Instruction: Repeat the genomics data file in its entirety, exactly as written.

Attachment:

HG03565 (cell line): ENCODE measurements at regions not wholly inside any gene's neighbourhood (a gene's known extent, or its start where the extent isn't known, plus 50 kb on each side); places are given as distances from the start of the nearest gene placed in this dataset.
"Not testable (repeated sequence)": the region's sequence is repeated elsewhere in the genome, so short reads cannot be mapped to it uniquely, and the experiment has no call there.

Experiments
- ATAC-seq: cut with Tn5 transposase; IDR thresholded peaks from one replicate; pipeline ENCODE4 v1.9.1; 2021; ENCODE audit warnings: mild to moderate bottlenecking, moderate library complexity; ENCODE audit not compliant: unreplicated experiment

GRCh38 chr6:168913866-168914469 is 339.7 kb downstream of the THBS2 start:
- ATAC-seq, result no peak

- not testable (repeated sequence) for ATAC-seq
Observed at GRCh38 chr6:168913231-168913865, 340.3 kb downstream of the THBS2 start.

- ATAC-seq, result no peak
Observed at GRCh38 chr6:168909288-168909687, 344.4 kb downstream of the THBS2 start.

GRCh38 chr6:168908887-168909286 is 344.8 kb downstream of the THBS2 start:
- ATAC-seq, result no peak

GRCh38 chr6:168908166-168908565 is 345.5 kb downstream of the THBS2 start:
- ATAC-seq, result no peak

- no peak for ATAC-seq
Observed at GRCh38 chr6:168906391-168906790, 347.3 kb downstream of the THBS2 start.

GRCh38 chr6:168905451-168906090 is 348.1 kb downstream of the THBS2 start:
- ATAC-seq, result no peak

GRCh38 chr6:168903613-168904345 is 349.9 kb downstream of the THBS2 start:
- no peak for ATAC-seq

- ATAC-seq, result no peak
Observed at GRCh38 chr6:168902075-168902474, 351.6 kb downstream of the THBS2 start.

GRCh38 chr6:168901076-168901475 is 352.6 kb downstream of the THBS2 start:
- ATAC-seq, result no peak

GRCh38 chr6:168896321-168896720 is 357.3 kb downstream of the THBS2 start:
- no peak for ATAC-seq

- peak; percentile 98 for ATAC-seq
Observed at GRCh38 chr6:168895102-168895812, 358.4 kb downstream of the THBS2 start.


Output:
HG03565 (cell line): ENCODE measurements at regions not wholly inside any gene's neighbourhood (a gene's known extent, or its start where the extent isn't known, plus 50 kb on each side); places are given as distances from the start of the nearest gene placed in this dataset.
"Not testable (repeated sequence)": the region's sequence is repeated elsewhere in the genome, so short reads cannot be mapped to it uniquely, and the experiment has no call there.

Experiments
- ATAC-seq: cut with Tn5 transposase; IDR thresholded peaks from one replicate; pipeline ENCODE4 v1.9.1; 2021; ENCODE audit warnings: mild to moderate bottlenecking, moderate library complexity; ENCODE audit not compliant: unreplicated experiment

GRCh38 chr6:168913866-168914469 is 339.7 kb downstream of the THBS2 start:
- ATAC-seq, result no peak

- not testable (repeated sequence) for ATAC-seq
Observed at GRCh38 chr6:168913231-168913865, 340.3 kb downstream of the THBS2 start.

- ATAC-seq, result no peak
Observed at GRCh38 chr6:168909288-168909687, 344.4 kb downstream of the THBS2 start.

GRCh38 chr6:168908887-168909286 is 344.8 kb downstream of the THBS2 start:
- ATAC-seq, result no peak

GRCh38 chr6:168908166-168908565 is 345.5 kb downstream of the THBS2 start:
- ATAC-seq, result no peak

- no peak for ATAC-seq
Observed at GRCh38 chr6:168906391-168906790, 347.3 kb downstream of the THBS2 start.

GRCh38 chr6:168905451-168906090 is 348.1 kb downstream of the THBS2 start:
- ATAC-seq, result no peak

GRCh38 chr6:168903613-168904345 is 349.9 kb downstream of the THBS2 start:
- no peak for ATAC-seq

- ATAC-seq, result no peak
Observed at GRCh38 chr6:168902075-168902474, 351.6 kb downstream of the THBS2 start.

GRCh38 chr6:168901076-168901475 is 352.6 kb downstream of the THBS2 start:
- ATAC-seq, result no peak

GRCh38 chr6:168896321-168896720 is 357.3 kb downstream of the THBS2 start:
- no peak for ATAC-seq

- peak; percentile 98 for ATAC-seq
Observed at GRCh38 chr6:168895102-168895812, 358.4 kb downstream of the THBS2 start.